Asian markets mostly higher after Wall Street rally

Asian markets mostly higher after Wall Street rally

TOKYO AP - Asian shares were mostly higher Thursday after a rally on Wall Street, as worries over banks fell in recent weeks.

As investors turned their attention to how central banks might adjust their interest rate policies in response to concerns about how higher rates might affect lenders, forceful actions by regulators have helped calm markets.

Japan's benchmark, Nikkei 225, fell by 0.5% to 27,740. Australia's S&P ASX 200 added 1.0% to 7,122. South Korea's Kospi went up 0.7% to 2,459. Hong Kong's Hang Seng gained by 0.4% to 20,266. The Shanghai Composite increased by 0.6% to 3,259. Premier Li Qiang, Premier Li Qiang, said the recovery picked up pace in March after a long slowdown.

In January and February, the economy showed encouraging signs of rebounding, said Li at the Boao Forum for Asia, a gathering of businesspeople and politicians on the southern island of Hainan.

He said that the situation in March is even better.

The S&P 500 was up 1.4% on Wednesday, to 4,027, according to Wall Street. It's the fourth gain in the last five days, and it's 81. The Dow Jones Industrial Average went up 1% to 32,717. The Nasdaq composite went up 1.8% to 11,926, while the Nasdaq composite went up 1.8%. The month has been dominated by worries about banks and whether the industry is cracking under the pressure of higher interest rates.

The day before Silicon Valley Bank customers panicked out $42 billion in a panicked dash, a measure of fear among Wall Street investors has fallen to nearly where it was on March 8, the day the stock market's investors have fallen to where it was yanked out by Wall Street. It became the second largest U.S. bank failure in history and sparked harsher scrutiny of banks around the world.

After Switzerland brokered a takeover of Credit Suisse by rival UBS, UBS brought back its former CEO, Sergio Ermotti, to help it absorb Credit Suisse. After the 2008 financial crisis, Ermotti led a turnaround at UBS.

Nearly all of the financial stocks in the S&P 500 went up Wednesday, according to Wall Street. Some banks that were hardest hit in recent weeks have gone up sharply. First Republic Bank jumped 5.6%, and PacWest Bancorp went up 5.6%. 5.1% of the market was up 5.1%.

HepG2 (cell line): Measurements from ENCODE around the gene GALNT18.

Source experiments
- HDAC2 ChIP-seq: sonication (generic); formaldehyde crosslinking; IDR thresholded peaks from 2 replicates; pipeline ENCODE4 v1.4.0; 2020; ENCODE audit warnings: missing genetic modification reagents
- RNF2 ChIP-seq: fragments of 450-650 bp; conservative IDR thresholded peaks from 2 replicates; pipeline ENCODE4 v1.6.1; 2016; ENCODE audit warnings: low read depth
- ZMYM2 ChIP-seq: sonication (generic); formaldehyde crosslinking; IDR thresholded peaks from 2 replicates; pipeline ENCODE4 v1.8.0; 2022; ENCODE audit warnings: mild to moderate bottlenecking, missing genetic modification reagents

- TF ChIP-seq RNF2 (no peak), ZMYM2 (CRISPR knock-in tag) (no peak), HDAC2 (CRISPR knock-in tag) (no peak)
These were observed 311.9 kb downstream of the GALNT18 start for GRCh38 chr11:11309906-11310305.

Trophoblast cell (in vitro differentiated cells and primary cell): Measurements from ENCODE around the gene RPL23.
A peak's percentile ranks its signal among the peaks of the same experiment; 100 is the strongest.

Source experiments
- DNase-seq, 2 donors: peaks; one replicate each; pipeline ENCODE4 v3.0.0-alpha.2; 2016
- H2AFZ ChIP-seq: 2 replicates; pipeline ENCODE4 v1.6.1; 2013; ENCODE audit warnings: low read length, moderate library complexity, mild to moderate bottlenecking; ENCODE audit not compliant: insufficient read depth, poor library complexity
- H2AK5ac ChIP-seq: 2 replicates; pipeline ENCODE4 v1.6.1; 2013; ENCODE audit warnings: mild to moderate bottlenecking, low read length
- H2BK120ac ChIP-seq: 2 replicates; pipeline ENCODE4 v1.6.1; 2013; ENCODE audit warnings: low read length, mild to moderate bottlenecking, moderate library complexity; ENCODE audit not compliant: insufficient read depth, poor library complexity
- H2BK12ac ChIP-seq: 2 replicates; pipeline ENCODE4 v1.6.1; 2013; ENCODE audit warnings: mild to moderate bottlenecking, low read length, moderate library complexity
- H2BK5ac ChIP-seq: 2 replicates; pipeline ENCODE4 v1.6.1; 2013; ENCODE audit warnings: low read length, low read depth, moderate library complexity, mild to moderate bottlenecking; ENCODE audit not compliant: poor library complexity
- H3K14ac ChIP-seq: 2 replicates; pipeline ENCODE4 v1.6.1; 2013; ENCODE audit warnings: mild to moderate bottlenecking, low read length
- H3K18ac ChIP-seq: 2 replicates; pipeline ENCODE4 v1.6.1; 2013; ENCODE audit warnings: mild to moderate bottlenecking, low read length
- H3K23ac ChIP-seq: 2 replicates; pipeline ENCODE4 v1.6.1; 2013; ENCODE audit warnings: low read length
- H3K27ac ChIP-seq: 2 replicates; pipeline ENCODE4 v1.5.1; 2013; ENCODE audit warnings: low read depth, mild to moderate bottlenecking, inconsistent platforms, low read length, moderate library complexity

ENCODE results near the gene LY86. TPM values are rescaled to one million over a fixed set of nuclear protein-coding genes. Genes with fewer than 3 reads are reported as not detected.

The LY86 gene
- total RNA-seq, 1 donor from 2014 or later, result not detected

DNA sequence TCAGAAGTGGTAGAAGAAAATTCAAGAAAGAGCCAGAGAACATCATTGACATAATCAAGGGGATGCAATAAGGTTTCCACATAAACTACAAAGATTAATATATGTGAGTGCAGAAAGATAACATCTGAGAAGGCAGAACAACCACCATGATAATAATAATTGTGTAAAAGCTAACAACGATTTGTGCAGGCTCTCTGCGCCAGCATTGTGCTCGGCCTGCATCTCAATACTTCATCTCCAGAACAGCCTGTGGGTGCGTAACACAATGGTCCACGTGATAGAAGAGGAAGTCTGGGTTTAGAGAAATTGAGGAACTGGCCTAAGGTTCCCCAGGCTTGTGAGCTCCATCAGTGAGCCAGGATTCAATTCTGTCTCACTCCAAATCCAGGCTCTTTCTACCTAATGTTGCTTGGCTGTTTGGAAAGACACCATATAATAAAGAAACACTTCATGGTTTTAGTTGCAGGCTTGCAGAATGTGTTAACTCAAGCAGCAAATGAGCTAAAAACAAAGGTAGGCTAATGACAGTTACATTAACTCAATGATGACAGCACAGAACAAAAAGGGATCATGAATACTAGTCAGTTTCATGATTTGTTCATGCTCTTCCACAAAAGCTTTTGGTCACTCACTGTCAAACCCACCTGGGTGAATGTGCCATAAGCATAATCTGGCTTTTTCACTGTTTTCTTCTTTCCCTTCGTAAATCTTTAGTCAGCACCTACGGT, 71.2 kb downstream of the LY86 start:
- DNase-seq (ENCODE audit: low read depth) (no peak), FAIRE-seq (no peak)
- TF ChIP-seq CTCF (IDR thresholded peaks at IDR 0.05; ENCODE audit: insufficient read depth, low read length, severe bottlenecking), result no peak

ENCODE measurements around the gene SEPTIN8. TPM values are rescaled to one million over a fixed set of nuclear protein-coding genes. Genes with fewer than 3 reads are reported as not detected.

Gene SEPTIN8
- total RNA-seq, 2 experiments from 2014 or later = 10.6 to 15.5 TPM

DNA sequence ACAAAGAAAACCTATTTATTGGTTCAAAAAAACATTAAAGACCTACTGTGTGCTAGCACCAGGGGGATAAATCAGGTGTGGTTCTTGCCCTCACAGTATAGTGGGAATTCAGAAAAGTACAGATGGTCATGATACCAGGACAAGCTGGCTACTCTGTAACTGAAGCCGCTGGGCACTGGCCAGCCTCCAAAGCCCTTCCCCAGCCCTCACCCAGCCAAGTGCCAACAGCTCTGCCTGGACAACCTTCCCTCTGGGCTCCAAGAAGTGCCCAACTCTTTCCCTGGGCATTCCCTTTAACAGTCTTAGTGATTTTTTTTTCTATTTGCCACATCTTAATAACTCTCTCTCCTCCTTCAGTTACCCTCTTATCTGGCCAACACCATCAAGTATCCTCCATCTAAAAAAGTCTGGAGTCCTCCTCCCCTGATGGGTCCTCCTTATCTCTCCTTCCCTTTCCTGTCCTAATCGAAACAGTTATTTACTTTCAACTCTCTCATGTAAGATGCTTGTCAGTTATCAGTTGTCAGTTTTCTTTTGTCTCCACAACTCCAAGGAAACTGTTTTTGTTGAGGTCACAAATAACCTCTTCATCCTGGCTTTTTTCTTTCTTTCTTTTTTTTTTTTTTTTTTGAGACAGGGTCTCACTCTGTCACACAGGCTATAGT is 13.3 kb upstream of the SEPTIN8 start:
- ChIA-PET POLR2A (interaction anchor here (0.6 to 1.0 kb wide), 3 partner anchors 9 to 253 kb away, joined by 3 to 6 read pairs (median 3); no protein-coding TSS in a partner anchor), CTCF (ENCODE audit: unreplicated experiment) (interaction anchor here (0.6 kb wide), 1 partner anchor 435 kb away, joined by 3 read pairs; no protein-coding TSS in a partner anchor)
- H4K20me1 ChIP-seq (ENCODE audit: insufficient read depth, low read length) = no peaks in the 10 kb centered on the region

The Federal Deposit Insurance Corp. will sell most of Silicon Valley Bank's assets early this week. The programs to help banks raise cash and support depositors in case of crisis have been announced by regulators.

The path ahead of the Federal Reserve and other central banks has become more difficult because of the struggles of the banking industry. The still high inflation around the world would call for higher interest rates. That would put more pressure on banks, which could pull back lending and squeeze the economy.

The Fed will have to cut rates as soon as this summer, something that can act like steroids for markets, according to traders. That has helped Big Tech and other high-growth stocks, which are seen as some of the biggest beneficiaries of lower rates.

But the Fed has hinted it will see another hike before it holds rates steady through the year, and Wall Street professionals take it at its word, saying rate cuts would likely come sooner if the economy is in serious trouble.

Even though parts of it have weakened under higher interest rates, a resilient job market has held up the economy. Wall Street will report on how much profit they made in the first three months of the year under such conditions.

In electronic trading on the New York Mercantile Exchange, the benchmark U.S. crude rose 21 cents to $73.18 a barrel. The U.S. dollar fell to 132.50 Japanese yen from 132.75 yen in currency trading. The euro was at $1.0839, down from $1.0847.